Can Suvendu Become Bengal’s Himanta? The Answer Is A Qualified ‘Yes’
The BJP central leadership must give Adhikari a free hand in steering the party, and empower him to lead the party to victory in 2026, if not earlier.
The election of Nandigram MLA Suvendu Adhikari as head of the Bharatiya Janata Party (BJP) legislature party has enthused a large number of embattled BJP cadres and supporters who have been subjected to horrific atrocities for over a week now.
A number of BJP functionaries and supporters are pinning their hopes on Adhikari to put up a strong resistance to the Trinamool both inside the assembly and outside it.
Comparisons are also being drawn between Adhikari and Assam’s new Chief Minister Himanta Biswa Sarma, and not because both are roughly the same age (Sarma is 52 and Adhikari is a year younger).
Adhikari is being billed as Bengal BJP’s best bet and Bengal’s answer to Assam’s Sarma. But can Adhikari do in Bengal what Sarma has been doing in Assam?
The answer is a qualified ‘yes’. Suvendu Adhikari, a gutsy and no-nonsense leader who has it in him to stand up to Trinamool’s terror, can steer the BJP to a strong position.
But for that to happen, Adhikari has to be given a completely free hand by the BJP central leadership, which must also back him unreservedly with all the resources that he needs.
Many within the BJP, especially those with an Rashtriya Swayamsevak Sangh (RSS) background, are wary of Adhikari since he is a recent entrant from the Trinamool.
But, and this is not known to many outside his family, Adhikari was a regular at RSS shakhas when he was a young boy. He is a devout Hindu and well-versed in the scriptures, quite like Sarma.
Sarma was also in the Congress till July 2014 and joined the BJP in August 2015, a few months before he led the saffron party to a handsome victory in May 2016.
Incidentally, the reason for Sarma’s exit from the Congress and Adhikari leaving the Trinamool are similar.
While Sarma considered himself to be the natural successor to then chief minister Tarun Gogoi, Adhikari was also widely perceived to be the next in line to succeed Mamata Banerjee in the Trinamool.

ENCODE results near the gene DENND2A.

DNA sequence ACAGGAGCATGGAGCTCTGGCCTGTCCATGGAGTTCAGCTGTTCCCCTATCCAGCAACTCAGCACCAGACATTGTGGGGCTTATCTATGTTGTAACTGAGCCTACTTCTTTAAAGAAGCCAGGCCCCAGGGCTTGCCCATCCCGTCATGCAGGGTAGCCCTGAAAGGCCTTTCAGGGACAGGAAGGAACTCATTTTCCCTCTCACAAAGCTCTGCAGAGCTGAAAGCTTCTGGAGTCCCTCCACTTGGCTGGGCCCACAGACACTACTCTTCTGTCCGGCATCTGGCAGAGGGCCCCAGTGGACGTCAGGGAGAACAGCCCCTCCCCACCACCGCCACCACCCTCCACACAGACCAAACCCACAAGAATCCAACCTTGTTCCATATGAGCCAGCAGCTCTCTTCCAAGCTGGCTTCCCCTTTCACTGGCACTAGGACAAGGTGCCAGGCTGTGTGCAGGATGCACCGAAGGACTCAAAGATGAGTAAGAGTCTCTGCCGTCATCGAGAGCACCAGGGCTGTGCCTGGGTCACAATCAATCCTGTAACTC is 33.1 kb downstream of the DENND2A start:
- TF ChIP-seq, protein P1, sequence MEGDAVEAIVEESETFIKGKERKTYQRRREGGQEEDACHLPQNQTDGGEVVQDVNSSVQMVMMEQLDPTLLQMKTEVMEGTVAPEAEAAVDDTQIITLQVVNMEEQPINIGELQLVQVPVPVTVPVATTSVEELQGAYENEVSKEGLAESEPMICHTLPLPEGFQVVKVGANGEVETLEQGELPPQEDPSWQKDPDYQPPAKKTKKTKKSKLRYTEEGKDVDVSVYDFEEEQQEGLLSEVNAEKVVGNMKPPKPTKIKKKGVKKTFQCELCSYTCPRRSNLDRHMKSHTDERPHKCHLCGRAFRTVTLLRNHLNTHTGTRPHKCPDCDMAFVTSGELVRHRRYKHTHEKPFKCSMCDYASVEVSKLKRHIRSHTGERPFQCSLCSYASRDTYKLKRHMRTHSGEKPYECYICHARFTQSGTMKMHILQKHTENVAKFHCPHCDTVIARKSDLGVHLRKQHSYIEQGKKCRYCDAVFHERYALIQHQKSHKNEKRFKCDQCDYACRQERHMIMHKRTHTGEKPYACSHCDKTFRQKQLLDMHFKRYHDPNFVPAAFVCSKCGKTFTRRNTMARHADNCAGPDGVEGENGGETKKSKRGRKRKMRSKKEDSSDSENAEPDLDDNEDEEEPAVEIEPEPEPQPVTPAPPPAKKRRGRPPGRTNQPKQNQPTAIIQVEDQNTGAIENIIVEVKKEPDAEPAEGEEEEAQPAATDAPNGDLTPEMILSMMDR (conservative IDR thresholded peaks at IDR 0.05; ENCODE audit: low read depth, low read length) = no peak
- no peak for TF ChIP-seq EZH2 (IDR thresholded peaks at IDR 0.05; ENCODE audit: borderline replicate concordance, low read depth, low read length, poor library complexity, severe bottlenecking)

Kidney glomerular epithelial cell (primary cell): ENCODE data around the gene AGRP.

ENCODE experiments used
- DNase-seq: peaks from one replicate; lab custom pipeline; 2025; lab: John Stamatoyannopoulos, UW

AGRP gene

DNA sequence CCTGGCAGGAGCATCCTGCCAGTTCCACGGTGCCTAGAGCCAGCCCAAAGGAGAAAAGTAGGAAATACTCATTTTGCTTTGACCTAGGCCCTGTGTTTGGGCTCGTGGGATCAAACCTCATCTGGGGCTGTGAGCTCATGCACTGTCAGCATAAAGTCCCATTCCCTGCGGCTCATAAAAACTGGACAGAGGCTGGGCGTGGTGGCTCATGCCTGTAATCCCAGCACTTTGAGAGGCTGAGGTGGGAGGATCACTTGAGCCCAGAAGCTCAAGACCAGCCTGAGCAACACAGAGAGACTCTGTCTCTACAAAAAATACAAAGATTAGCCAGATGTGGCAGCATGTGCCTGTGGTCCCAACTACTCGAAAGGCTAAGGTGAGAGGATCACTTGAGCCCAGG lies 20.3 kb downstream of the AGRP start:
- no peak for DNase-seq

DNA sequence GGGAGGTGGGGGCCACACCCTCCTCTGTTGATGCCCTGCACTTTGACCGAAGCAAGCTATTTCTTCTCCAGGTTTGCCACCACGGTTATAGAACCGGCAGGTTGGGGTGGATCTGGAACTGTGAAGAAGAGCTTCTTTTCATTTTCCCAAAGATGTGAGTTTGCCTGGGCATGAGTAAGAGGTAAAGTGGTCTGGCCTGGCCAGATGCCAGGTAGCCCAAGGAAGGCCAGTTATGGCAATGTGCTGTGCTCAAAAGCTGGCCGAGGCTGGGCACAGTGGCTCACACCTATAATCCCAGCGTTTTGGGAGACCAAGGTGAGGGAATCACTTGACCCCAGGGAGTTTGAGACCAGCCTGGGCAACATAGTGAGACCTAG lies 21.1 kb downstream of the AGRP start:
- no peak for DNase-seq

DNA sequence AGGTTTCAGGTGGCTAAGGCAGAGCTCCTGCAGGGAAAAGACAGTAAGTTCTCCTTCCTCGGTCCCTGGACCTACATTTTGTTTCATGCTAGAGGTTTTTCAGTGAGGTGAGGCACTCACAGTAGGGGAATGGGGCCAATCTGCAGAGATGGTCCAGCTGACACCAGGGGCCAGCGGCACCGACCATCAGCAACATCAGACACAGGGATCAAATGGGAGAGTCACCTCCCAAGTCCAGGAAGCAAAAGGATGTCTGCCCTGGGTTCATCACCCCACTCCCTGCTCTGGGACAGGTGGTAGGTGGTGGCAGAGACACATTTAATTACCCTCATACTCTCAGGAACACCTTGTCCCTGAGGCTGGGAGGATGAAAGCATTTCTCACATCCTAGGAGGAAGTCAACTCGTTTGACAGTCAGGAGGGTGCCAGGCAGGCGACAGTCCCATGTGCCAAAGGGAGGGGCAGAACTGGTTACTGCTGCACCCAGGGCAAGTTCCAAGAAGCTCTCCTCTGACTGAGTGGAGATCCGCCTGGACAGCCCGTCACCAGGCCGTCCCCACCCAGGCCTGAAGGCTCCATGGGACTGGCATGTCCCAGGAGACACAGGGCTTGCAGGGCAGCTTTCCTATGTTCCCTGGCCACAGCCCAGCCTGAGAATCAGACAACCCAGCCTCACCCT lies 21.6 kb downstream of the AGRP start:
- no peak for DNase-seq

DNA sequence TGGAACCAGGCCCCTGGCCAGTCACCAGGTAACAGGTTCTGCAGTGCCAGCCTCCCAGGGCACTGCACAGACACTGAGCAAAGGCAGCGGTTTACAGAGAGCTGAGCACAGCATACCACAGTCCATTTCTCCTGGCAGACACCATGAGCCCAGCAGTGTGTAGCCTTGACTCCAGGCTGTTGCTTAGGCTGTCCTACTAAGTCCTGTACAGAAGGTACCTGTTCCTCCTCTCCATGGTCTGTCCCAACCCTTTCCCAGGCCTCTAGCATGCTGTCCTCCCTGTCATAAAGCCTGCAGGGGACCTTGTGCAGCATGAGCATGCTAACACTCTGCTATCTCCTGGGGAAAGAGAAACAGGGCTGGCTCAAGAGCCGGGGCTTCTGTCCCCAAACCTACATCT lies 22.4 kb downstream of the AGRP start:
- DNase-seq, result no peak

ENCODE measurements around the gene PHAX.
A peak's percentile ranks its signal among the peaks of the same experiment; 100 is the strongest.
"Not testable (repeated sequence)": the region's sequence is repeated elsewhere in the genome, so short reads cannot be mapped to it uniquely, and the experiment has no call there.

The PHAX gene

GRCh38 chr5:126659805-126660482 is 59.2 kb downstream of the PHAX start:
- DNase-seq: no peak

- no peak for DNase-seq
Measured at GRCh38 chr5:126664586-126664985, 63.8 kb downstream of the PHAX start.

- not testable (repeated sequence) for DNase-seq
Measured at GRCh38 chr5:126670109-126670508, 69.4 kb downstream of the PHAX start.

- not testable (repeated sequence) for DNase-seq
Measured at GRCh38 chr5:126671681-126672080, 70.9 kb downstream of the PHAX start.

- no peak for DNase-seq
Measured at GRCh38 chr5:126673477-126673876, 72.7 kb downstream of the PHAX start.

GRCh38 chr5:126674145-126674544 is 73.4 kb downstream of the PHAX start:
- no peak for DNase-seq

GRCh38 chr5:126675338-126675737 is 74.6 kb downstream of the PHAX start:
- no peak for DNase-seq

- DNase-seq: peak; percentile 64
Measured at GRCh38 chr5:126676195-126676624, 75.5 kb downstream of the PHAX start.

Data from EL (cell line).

Sarma had a bitter fallout with Tarun Gogoi when he (Gogoi) tried to anoint his son Gourav as his successor. Differences between Adhikari and his party chief started when the latter started promoting her nephew, Abhishek Banerjee, as her successor.
Sarma was close to Tarun Gogoi and his able lieutenant. Adhikari, too, was a close aide of Mamata Banerjee and was the principal strategist of the Nandigram anti-land acquisition agitation that propelled Banerjee to power in Bengal.
Like Sarma, Adhikari also cut his political teeth in student politics. While Sarma started off as an activist in the All Assam Students’ Union (AASU), Adhikari joined and rose in the ranks of the Chatra Parishad (the students’ wing of the Congress).
Less than a year after Mamata Banerjee broke away from the Congress and launched her own party in 1998, Suvendu Adhikari joined the Trinamool.
Though he was elected as a councillor of Kanthi municipality (which his father Sisir Adhikari headed as chairman for many years) in 1995, Adhikari faced defeat when he contested assembly elections for the first time in 2001.
Himanta Biswa Sarma, too, faced defeat when he contested the assembly elections for the first time in 1996. But he emerged victorious in 2001 and has, since then, been winning from his seat (Jalukbari constituency).
Adhikari won the assembly polls in his second attempt in 2006, and has been winning all elections he has contested since then.